• Bio-fertilizers provide protection to plants against root pathogens.
• Bio-fertilizers restore the nutrient cycling of the soil and build organic matter.
• Bio-fertilizers stimulate plant growth through the synthesis of growth-promoting substances.

Types of Bio-fertilizers:

The bio-fertilizers can be categorized into three types as follows:

1. Nitrogenous bio-fertilizers: The bio-fertilizers which brings about the nitrogen enrichment of the soil are called as nitrogenous bio-fertilizers. Nitrogenous bio-fertilizers are important as they supply nitrogen to soil. There are large number of bacteria and blue green algae in nature that fix atmospheric nitrogen. The important nitrogen fixing bacteria are represented by Rhizobium, Azotobacter, Beijrinckia, Clostridium, Rhodospirillum, Herbaspirillum and Azospirillum. The Rhizobium forms symbiotic association (association in which both the organisms lives together and raise mutual benefits from each other) with the roots of leguminous plants and fix atmospheric nitrogen.

The Herbaspirillum and Azospirillum are associative nitrogen fixers as they form a loose association with roots of plants and fix atmospheric nitrogen. These two bacteria inhabit the root zone (Rhizosphere) of tropical grasses and crops like maize and sorghum.

The Azotobacter, Beijrinckia, Clostridium and Rhodospirillum are asymbiotic nitrogen fixing bacteria as they fix atmospheric nitrogen in free state in the soil.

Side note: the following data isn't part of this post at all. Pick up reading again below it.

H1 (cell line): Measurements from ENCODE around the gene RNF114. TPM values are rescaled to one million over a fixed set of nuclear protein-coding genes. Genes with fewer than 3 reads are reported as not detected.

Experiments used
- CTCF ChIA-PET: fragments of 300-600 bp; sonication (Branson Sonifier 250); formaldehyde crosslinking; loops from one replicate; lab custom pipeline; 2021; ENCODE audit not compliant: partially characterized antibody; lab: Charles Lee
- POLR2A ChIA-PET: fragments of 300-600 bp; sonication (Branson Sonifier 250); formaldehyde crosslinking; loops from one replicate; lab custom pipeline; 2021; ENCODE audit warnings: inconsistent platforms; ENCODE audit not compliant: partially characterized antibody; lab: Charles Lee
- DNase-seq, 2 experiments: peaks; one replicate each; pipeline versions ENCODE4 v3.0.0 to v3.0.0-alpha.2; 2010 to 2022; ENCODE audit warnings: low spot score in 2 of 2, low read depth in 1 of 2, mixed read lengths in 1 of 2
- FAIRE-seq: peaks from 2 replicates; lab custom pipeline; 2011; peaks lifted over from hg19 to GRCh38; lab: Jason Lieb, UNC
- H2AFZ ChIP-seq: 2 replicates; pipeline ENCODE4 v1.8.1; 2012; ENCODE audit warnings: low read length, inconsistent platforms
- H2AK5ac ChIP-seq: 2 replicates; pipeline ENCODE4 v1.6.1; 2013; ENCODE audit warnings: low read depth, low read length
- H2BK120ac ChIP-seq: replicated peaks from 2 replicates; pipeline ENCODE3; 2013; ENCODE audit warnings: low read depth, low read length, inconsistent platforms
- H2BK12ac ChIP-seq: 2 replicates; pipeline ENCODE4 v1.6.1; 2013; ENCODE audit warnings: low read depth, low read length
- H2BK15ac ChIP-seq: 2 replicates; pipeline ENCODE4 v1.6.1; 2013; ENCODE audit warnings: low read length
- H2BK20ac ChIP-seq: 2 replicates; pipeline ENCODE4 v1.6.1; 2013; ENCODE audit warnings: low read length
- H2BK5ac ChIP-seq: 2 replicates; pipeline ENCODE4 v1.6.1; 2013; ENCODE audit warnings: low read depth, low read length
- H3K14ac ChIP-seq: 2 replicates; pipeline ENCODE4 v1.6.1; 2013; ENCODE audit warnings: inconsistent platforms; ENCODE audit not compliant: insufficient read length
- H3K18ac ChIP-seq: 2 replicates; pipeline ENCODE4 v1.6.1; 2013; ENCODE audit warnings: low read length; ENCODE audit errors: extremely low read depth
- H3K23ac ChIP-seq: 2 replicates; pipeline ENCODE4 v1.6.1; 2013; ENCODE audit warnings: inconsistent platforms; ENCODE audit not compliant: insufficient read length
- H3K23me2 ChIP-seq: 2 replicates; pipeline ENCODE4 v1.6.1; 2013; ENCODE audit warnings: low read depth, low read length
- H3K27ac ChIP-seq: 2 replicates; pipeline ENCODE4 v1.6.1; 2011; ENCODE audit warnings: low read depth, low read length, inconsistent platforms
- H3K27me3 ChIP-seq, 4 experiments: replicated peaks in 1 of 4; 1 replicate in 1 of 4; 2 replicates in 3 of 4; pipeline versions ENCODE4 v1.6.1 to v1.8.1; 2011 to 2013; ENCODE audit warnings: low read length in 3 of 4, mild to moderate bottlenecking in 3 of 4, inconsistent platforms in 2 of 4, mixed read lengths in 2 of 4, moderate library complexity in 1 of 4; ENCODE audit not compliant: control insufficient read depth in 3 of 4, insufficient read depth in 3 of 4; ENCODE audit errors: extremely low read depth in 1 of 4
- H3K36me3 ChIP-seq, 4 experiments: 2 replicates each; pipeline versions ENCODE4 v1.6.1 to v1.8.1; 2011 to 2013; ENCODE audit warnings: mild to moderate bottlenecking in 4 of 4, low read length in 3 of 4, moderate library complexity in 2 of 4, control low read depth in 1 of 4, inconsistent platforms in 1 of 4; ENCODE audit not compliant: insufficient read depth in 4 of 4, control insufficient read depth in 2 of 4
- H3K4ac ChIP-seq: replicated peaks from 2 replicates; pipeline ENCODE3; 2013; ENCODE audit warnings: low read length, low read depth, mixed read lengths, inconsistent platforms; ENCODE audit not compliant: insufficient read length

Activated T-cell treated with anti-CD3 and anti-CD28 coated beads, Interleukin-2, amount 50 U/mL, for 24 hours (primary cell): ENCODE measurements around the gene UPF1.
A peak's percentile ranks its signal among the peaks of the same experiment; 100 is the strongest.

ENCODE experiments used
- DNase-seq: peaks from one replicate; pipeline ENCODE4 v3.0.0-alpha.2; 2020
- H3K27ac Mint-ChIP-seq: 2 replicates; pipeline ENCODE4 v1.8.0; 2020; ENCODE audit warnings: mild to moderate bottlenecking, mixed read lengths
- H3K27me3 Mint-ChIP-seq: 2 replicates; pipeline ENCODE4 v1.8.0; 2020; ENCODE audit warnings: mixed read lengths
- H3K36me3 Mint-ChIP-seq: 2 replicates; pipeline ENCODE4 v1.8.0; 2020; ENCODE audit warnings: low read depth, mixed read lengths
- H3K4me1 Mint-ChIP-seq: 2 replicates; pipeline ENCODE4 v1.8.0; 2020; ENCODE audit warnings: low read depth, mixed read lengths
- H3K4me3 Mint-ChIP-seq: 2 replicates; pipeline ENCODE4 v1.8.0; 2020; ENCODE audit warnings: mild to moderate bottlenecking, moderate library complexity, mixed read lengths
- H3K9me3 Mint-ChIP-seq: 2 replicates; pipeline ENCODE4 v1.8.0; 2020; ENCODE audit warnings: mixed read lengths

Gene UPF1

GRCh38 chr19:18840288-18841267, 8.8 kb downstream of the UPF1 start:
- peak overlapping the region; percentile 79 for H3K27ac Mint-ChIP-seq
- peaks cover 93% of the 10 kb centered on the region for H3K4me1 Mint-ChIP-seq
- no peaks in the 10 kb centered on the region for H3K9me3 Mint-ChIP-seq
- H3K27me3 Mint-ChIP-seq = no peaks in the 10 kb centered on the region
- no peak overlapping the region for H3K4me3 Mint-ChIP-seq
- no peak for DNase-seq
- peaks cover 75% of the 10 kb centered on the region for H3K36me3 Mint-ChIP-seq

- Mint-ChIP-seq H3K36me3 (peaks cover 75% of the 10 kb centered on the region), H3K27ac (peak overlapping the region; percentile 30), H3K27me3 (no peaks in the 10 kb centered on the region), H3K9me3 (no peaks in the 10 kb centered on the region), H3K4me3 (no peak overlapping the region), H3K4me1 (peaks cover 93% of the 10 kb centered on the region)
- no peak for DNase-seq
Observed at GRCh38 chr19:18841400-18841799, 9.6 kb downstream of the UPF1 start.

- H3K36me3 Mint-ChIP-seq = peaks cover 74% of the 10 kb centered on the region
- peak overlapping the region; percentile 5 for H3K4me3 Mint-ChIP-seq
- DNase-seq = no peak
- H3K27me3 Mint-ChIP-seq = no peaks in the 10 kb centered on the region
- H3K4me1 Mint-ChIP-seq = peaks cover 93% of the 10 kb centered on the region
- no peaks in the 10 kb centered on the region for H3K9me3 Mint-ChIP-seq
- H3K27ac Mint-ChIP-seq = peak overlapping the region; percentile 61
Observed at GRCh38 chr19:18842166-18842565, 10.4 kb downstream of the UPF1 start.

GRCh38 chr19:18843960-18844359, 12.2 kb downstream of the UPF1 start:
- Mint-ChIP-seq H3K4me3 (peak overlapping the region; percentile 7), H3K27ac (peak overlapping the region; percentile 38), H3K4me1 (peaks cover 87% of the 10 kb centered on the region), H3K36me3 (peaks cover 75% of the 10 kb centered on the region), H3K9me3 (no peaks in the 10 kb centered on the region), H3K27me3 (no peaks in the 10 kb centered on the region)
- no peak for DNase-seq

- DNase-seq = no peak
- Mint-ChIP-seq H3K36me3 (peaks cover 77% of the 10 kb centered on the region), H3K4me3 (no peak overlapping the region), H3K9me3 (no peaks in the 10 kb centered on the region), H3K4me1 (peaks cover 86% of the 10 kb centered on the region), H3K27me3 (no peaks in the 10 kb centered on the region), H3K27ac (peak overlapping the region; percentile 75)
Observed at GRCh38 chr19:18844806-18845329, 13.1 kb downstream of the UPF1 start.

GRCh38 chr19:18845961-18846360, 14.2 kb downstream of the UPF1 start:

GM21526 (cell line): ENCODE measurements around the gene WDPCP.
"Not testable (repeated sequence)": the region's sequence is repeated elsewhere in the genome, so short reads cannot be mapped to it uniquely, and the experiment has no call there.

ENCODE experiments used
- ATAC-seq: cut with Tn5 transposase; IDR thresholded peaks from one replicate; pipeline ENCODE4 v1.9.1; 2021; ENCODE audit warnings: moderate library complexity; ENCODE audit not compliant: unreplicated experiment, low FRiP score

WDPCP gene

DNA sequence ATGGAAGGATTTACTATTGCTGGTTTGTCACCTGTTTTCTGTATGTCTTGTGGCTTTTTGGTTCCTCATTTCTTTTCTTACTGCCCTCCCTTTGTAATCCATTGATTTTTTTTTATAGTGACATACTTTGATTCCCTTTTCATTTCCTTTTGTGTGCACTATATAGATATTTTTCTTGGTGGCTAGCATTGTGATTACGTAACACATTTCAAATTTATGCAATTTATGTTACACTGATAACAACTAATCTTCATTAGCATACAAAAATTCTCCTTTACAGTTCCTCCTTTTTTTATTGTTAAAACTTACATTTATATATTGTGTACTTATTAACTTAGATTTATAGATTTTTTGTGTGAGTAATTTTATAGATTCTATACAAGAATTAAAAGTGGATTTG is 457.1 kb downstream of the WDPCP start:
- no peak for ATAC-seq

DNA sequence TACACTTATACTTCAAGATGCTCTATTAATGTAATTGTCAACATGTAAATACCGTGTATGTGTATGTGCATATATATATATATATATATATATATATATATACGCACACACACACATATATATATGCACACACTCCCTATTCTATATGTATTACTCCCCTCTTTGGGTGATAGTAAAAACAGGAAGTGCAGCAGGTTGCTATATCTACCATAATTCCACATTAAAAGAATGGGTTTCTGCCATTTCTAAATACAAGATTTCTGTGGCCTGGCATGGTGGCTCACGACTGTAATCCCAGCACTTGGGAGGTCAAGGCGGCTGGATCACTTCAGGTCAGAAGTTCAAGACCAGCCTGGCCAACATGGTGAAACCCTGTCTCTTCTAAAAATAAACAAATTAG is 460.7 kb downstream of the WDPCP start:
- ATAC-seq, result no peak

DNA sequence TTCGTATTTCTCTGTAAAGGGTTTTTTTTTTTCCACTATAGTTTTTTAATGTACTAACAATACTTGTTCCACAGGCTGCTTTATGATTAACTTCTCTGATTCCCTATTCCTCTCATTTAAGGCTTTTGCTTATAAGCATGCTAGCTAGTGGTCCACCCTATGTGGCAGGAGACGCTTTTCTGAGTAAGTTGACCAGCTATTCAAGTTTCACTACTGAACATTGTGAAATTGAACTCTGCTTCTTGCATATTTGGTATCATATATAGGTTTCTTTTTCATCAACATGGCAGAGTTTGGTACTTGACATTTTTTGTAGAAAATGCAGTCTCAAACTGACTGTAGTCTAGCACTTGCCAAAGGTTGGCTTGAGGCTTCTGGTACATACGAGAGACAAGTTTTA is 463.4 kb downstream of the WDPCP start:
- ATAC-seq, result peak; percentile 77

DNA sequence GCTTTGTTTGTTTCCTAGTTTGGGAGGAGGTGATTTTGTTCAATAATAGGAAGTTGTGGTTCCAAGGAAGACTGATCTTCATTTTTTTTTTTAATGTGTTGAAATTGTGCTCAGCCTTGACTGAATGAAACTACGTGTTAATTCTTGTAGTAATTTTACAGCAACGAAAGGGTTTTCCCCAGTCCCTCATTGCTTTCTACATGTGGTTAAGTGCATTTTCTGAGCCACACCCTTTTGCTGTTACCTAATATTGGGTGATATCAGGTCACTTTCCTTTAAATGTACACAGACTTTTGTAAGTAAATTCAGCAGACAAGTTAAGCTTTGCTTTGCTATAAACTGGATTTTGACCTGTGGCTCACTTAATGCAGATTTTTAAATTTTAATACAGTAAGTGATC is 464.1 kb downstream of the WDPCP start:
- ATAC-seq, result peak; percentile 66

The important blue green algae which fix atmospheric nitrogen are represented by Nostoc, Anabaena, Aulosira, Cylindrospermum, Gloeotrichia Gloeocapsa, Calothrix, Tolypothrix and Scytonema. The amount of nitrogen fixed by blue green algae range between 15 to 45 kg nitrogen per hectare. Standing water of 2 to 10 cm in the field is necessary for the growth of blue green algae. They grow well in a pH range of 7 to 8.

The Anabaena also forms symbiotic association with a water fern Azolla and fix nitrogen. Hence Azolla is used as potent bio-fertilizer for rice crop. A thick mat of Azolla supplies 30 to 40 kg nitrogen per hectare. Normal growth of Azolla occurs in temperature range between 20 to 30oC. It grows better during the rainy season.

What is Azolla-Anabaena symbiosis

Azolla is a tiny aquatic fern with microphyllous leaves. The leaves are bilobed. The lower lobe is white in colour and is submerged in water while the upper lobe which floats on the surface of water is green in colour (due to presence of chloroplast) hence, performs the function of photosynthesis. The upper green lobe has an algal cavity in which the nitrogen fixing blue green alga Anabaena azollae resides and fixes atmospheric nitrogen. 

The Anabaena azollae is a Glutamine synthetase defective (GS defective) species of blue green algae. Glutamine synthetase is a primary enzyme involved in assimilation of ammonia which is the end product of nitrogen fixation. Thus the nitrogen fixed in the form of ammonia by Anabaena azollae easily leaches out from heterocyst (specialized cells for nitrogen fixation) due to defective Glutamine synthetase enzyme which fail to assimilate the ammonia.